Why Tracking Keyword Rankings Is Useless

For a long time, SEO providers and businesses and have used keyword rankings to evaluate the success of their SEO campaigns.

However, reporting on keyword rankings alone is often a poor measure of success.

Here’s why:

1. Keyword data is no longer being provided in Google Analytics

If you have looked at Google analytics lately, you may have noticed that up to 80-85% of your keyword data is obscured with the label (not provided).

keyword-not provided

This means it is increasingly difficult to know what keywords are driving traffic to your website.

In addition, the number of keywords (not provided) entries in Google analytics has been steadily increasing over the past year. In fact, some people suggest that eventually, you will not be able to get any keyword data at all.

This means that over time you will lose the ability to understand what keywords are your most valuable.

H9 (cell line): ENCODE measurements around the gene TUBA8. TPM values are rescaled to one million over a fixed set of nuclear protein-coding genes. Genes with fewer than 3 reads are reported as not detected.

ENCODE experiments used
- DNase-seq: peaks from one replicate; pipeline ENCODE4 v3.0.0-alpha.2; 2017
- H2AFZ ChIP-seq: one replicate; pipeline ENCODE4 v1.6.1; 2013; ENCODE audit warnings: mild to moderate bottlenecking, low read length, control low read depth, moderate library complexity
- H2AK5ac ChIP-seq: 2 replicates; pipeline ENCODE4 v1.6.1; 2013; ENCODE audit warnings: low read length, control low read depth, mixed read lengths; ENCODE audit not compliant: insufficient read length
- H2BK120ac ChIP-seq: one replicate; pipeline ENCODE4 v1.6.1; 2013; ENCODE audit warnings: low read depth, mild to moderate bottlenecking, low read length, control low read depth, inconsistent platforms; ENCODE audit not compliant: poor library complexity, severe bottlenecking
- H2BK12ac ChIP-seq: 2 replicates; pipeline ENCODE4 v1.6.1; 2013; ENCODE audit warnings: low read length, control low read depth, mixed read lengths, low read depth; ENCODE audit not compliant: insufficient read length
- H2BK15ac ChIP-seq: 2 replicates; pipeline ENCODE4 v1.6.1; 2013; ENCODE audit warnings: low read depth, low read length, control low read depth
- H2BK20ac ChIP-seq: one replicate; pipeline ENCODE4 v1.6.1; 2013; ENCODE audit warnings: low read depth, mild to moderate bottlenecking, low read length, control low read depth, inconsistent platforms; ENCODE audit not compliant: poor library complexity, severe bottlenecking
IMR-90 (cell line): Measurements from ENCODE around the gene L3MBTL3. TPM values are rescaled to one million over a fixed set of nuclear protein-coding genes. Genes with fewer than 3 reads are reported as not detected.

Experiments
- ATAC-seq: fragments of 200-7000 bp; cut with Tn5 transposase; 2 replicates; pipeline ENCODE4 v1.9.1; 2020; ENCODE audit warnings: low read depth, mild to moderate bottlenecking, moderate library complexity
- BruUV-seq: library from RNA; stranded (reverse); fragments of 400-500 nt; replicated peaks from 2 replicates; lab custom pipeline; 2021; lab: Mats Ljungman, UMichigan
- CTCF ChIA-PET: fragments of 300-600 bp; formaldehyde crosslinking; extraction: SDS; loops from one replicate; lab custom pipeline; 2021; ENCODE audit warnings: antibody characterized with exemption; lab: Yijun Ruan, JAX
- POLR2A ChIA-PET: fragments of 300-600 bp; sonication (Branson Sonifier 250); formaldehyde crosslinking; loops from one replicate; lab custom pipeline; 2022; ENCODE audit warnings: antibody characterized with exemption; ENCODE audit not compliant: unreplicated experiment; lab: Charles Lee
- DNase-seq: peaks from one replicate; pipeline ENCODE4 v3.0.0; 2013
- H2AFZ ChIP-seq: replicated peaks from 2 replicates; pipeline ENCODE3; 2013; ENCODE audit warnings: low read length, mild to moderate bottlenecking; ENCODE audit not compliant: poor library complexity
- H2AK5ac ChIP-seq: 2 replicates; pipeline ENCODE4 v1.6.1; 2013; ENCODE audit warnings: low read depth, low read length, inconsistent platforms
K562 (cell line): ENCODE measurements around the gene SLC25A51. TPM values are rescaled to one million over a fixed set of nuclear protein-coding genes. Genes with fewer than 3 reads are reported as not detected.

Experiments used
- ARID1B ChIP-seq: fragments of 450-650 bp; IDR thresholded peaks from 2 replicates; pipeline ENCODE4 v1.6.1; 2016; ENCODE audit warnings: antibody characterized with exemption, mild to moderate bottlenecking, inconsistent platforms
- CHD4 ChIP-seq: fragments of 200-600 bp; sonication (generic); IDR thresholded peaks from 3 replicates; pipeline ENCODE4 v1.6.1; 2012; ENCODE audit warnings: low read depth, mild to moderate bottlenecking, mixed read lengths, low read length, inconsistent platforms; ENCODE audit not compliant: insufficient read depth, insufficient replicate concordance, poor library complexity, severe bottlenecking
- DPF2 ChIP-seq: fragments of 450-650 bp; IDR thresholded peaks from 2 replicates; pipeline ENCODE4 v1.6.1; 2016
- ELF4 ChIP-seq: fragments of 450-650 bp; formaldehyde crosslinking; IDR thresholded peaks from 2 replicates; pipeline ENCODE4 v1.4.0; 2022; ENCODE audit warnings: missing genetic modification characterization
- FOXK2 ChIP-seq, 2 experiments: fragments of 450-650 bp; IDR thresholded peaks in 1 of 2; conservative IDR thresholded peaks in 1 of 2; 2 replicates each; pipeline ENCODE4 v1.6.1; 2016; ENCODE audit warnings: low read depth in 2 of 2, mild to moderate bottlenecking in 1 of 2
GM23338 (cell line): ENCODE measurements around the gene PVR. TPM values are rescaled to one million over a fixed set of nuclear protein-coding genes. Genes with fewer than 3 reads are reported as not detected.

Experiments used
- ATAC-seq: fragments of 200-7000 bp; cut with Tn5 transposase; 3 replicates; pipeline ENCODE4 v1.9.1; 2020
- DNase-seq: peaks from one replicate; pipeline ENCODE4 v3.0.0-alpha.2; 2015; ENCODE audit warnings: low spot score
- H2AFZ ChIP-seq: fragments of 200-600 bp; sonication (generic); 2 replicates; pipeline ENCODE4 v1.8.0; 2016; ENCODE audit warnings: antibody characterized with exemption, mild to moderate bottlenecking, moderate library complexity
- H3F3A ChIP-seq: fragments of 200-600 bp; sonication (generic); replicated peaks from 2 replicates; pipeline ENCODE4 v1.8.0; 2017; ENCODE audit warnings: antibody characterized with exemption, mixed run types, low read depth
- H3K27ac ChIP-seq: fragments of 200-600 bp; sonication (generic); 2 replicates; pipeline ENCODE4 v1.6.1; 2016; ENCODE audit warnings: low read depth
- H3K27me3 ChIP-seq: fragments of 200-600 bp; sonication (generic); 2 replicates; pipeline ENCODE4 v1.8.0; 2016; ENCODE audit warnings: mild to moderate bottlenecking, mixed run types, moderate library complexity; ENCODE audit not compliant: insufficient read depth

Your most valuable keywords are not the ones you think they are

Valuable keywords are the ones that actually increase sales and leads – not website traffic.  These are the ones you want to rank for.

Trying to rank for high traffic keywords without knowing if they actually help drive sales means you might find you waste a lot of dollars trying to rank for keywords that simply don’t work.

Therefore, focusing on rankings without understanding what revenue you get in return is pointless.

2. Rankings on keywords vary from person to person – search is now personalised to the user

For a long time, Google has been providing personalised search to all users.

What this means is that if you and another user on another computer type in the same search query, you both might get different results in the search engine ranking.

The result you see is personalised to you and are based on your browsing history and whether you have been on the site before.

Therefore focusing on rankings which can and do from person to person, may not be the best way to evaluate your campaign.

Personalised search is not new, but surprisingly very few people are aware of it. It was first introduced in June 2005 and initially impacted people who were signed in to Google accounts. It was extended to all users in December 2009.

3. Rankings vary by device

We live in a multi-channel world. No longer do we use only one device to surf the web.